As successful as Arkansas has been, it's entirely possible that the true measure of his success won't be made until Broyles is no longer there. Alabama found that out in its futile chase of Bear Bryant's legend. Arkansas chancellor John A. White already has begun to look for a replacement. He will do so as stealthily as he can.
"I will be the search committee," White said.
The chancellor added that he solicited advice about replacing Broyles from commissioners Kevin Weiberg of the Big 12 and Jim Delany of the Big Ten, and that SEC commissioner Mike Slive will serve as his confidant. White hopes to have the replacement on campus this fall to work alongside Broyles.
Whoever he is, Georgia athletic director Damon Evans will be able to relate. Evans replaced Vince Dooley upon his retirement after 40 years as coach and athletic director at Georgia.
"My advice would be you can't replace a legend like Frank Broyles," Evans said. "You just have to go in there and build on the foundation he's built and try to build off the things he's already done. If you try to replace him, you're going to get yourself in trouble. You need to build on the traditions, history and accomplishments he's built.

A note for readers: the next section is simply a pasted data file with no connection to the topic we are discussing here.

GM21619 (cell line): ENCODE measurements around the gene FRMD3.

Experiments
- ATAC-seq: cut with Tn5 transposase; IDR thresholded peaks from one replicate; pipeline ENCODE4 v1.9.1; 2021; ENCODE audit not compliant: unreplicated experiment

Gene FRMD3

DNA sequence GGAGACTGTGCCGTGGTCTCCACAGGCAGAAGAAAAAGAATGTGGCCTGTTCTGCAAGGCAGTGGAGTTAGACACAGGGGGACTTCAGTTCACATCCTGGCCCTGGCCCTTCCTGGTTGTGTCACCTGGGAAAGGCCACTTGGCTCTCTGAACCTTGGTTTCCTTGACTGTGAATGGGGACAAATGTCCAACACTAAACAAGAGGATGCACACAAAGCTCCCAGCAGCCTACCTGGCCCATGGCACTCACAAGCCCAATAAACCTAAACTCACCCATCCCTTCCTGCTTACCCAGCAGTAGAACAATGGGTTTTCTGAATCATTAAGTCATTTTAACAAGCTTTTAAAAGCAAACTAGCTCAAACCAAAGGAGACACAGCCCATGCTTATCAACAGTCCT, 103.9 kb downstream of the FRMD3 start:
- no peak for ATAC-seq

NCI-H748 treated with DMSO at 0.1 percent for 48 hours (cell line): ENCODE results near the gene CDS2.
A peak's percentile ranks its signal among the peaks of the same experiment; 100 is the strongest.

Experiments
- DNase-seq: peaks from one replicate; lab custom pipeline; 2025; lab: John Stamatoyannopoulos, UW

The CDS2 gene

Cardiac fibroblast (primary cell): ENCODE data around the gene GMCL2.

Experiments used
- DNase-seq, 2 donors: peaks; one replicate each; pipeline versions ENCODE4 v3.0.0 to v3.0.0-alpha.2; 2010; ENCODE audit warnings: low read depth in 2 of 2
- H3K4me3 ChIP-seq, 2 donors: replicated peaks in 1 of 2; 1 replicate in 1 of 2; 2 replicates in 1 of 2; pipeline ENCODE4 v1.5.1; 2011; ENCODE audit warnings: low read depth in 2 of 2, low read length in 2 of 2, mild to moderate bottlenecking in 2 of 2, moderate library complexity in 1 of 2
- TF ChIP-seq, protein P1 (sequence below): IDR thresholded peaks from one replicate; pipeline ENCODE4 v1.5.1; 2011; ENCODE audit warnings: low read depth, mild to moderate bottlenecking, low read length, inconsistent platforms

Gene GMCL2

"At times, if it was necessary, you'd need to lean on someone like Frank Broyles. There aren't too many people who have done what he's done -- to be at one institution that long and to have accomplished the things he's done."
John Pelphrey doesn't have the same hurdle to leap as he attempts to replace Heath, a well-liked coach who simply didn't win enough to keep his job, and Dana Altman, who held the job overnight before deciding to return to Creighton.
"After all of this, I think our guardian angel was looking out for us, because we absolutely got the right person here," White said. "As circuitous a route as we took, John Pelphrey is already winning the hearts of folks in Razorbackland."
Pelphrey's success will hinge on two issues: how well he makes the leap from the Sun Belt Conference to the SEC, and, more immediately, how well he uses the jackpot of seven scholarships that are available to him next season.
The basketball class that will enroll in Fayetteville in the fall of 2008 will determine the success of Arkansas for years down the road. The high number of scholarships makes that a simple proposition. The future of football recruiting is less simple.
After Nutt brought in Malzahn and four of his players from the 2005 Springdale High state championship team, he silenced questions about his ability to keep the top Arkansas talent at home.
Once the Springdale three left, and Nutt had to publicly answer questions about critical e-mails sent by a family friend to Mustain, as well as defend his marital fidelity, the questions have returned.
It didn't help that four of the highest-rated recruits in the state decided in February not to stay home. Two signed at Auburn, and one each at USC and North Carolina.
ESPN.com called several high school coaches in the state to gauge what effect the last year had on Nutt and his ability to recruit.
Dennis DeBusk, an assistant at Springdale High, coached under Malzahn and remained behind when he moved to the college game.